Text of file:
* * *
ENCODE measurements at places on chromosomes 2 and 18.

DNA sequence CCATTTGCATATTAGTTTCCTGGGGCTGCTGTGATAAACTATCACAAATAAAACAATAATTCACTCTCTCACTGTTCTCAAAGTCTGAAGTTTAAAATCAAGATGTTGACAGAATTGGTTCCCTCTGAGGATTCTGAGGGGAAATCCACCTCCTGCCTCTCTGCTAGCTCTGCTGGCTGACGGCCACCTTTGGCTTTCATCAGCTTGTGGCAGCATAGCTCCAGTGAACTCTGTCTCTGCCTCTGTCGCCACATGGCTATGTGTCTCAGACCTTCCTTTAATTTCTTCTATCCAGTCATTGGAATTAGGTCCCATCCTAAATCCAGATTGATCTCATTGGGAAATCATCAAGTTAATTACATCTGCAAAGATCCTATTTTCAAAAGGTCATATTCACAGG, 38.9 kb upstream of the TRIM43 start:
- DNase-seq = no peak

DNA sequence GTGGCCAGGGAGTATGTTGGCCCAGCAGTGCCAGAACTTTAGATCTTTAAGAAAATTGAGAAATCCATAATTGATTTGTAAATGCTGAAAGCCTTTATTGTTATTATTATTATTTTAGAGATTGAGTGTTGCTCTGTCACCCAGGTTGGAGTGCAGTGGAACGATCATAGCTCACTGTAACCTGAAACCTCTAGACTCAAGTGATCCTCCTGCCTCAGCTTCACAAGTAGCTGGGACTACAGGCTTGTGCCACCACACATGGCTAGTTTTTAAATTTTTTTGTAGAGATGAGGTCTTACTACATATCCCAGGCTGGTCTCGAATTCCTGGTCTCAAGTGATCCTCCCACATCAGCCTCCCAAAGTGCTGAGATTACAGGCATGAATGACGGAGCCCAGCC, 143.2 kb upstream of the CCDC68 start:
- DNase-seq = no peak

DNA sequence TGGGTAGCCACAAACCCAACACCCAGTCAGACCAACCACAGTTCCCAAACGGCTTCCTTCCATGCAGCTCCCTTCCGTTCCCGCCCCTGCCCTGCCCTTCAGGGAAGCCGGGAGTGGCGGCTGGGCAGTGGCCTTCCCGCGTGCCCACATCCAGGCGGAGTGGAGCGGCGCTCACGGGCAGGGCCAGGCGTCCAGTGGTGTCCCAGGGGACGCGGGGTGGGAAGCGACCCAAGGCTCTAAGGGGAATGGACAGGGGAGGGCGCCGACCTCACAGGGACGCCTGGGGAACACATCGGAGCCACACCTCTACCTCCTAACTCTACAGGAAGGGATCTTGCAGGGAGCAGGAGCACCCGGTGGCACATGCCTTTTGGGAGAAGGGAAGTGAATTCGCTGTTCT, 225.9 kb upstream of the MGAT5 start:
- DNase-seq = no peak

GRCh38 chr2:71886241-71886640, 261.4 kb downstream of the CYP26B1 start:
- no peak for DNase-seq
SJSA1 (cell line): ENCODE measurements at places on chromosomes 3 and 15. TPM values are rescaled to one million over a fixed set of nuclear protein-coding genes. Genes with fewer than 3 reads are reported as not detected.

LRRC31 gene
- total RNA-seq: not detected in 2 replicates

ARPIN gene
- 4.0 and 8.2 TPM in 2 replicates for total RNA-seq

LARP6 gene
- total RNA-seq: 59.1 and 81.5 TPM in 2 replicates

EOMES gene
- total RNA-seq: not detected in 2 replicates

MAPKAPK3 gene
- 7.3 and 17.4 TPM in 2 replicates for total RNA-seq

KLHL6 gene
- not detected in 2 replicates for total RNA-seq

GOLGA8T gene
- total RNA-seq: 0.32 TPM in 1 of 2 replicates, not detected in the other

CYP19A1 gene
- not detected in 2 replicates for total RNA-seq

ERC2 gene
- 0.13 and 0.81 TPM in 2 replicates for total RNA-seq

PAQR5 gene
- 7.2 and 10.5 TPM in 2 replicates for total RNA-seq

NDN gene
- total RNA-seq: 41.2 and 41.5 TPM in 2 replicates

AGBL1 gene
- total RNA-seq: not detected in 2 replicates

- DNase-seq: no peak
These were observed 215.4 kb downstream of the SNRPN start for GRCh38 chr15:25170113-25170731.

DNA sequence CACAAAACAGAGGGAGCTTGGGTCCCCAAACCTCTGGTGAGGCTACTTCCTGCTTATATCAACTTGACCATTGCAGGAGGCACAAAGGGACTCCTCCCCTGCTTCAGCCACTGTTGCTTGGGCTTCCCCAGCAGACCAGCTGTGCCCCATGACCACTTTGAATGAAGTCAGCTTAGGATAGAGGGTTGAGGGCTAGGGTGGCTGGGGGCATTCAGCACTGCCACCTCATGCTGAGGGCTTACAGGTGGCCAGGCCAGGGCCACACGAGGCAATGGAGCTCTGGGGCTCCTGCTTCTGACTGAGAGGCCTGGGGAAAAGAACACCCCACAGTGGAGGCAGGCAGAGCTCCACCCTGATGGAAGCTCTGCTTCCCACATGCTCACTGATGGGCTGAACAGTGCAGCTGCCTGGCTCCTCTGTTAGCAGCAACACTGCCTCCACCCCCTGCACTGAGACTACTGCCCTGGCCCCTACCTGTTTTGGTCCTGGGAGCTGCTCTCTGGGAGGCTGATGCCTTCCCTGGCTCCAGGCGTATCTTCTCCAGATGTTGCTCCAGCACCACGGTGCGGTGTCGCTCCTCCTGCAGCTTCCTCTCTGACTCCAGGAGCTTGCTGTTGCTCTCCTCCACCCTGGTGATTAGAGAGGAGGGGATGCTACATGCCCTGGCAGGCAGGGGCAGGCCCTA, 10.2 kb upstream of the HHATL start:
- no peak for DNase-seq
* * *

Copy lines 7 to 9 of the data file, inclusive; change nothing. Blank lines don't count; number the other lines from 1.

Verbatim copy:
- DNase-seq = no peak

GRCh38 chr2:71886241-71886640, 261.4 kb downstream of the CYP26B1 start:
- no peak for DNase-seq